This works because kombucha and sourdough are very close the same thing: both lactic acid ferments. A purist might disagree on the basis that sourdough feeds on flour while kombucha feeds on sweet tea, but I can attest that starting a starter with flour only is by no means exclusively the best way to get a functional starter and a tasty loaf. I've been a professional baker and doing sourdough for over 20 years, so I feel qualified to judge.
Preparing the Sourdough Starter:
First you must prepare the sourdough starter: Mix about a cup of active, yeasty, bubbly kombucha with about a cup of flour. You are going for thick milkshake consistency. This is called a poolish (POO-LEASH). Leave it covered on the counter - it should get pretty active in a matter of hours. In about 12 hours feed it again with about 2 cups water and 2 cups four. If your kombucha was lively, after about 8-12 hours this starter should be ready to mix with additional flour, water, and salt into a dough for sourdough bread. It should smell strong of alcohol. If it doesn't, give it a few more feeding cycles.
As a general rule I keep my starter active by feeding about once every 12 hours. You want to basically double the amount you have, so if you have too much, pour a bunch out before feeding so you aren't wasting too much flour.
Mixing the Dough:
- 12oz starter (about 12 hours after last feeding)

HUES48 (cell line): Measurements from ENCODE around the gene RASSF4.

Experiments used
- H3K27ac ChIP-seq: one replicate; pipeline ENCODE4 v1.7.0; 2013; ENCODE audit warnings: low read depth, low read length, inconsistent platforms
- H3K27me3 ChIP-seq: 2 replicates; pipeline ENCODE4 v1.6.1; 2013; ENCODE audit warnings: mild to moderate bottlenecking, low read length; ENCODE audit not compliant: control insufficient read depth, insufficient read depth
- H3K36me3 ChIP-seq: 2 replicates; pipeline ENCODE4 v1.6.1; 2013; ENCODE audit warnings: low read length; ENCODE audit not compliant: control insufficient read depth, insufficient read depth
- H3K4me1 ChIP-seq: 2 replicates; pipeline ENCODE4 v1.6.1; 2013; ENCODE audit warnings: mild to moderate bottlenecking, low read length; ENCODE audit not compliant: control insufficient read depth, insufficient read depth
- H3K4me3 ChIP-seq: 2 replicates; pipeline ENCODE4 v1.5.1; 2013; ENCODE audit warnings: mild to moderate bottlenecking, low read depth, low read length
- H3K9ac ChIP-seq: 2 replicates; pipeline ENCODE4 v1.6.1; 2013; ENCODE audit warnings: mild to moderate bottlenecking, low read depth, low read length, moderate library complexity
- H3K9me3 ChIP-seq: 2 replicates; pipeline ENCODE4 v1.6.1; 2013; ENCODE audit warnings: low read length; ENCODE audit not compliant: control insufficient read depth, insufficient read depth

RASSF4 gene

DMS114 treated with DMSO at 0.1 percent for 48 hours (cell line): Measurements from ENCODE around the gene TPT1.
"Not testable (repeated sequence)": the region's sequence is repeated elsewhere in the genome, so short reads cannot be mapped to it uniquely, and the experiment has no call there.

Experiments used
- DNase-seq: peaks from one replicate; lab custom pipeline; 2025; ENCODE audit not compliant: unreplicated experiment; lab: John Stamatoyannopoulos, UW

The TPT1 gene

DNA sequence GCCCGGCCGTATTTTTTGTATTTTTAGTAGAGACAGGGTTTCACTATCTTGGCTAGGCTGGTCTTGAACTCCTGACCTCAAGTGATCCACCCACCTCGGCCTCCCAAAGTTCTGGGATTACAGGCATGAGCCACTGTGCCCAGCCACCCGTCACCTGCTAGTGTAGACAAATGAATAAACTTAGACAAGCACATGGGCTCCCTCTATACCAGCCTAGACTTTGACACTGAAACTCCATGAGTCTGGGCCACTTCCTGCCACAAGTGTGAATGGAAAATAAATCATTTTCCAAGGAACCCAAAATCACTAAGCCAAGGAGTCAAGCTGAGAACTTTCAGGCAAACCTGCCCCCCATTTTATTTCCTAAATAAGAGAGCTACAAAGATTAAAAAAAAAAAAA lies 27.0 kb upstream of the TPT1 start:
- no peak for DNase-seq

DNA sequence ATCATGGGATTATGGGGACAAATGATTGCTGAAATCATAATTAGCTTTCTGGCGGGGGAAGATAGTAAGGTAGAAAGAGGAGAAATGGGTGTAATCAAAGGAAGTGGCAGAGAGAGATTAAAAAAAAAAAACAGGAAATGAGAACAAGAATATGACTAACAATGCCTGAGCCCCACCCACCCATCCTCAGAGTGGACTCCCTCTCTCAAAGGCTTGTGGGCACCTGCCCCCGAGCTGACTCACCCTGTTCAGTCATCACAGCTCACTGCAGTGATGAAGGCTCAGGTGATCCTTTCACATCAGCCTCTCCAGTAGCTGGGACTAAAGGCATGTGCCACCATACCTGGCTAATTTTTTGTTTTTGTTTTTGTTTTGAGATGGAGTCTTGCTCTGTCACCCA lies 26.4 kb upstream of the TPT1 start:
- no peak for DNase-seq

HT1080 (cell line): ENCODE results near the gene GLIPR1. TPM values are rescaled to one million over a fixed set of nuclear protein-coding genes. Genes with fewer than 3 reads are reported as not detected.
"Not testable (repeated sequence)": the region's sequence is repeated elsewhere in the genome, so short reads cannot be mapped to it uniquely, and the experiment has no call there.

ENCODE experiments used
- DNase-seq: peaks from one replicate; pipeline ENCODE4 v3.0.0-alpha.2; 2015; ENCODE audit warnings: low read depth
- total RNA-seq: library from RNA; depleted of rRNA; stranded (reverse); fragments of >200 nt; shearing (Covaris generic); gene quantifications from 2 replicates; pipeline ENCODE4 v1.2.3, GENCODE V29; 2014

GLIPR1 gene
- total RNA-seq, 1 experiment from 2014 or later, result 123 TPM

- 1 lb 2oz water
- 2 lbs 4 oz flour
- 1 1/2 Tbsp. salt
Proofing and Baking:
After mixing the ingredients, knead the dough on a floured surface for several minutes. Let the dough raise and double, covered. This will likely take 6 hours at least. Divide and shape into loaves (there are many different shapes and techniques). Let the loaves begin to rise, then refrigerate them, covered, 6-12 hours. This is called retarding. It allows the bacterial culture to flourish producing lactic acid. It's not essential, but it's a nice thing to do. Remove the loaves from the fridge and allow them to rise, covered. Your goal is for them to come close to room temp and be fully risen at about the same time. It may take a couple hours. Preheat the oven to 450. There are different methods to get a good crust. For years I used a large baking stone and sprayed the oven for steam. I had mixed success with this approach. A foolproof, easier approach is to bake your loaves in a preheated cast iron dutch oven. (YouTube it). Put your loaf/loaves into the oven, and after 25 minutes turn the temp down to 425. If you're using the dutch oven, remove the lid now. Bake for another 20-30 minutes. Remove when your crust is a nice orangey-brown. When it looks ready, give it a few more minutes - let it get just a shade darker than you would have. Cool. Eat.
You will eat this bread on its own with nothing on it, but, with butter, or chili, or split pea soup, or cheese, anything, it's wonderful.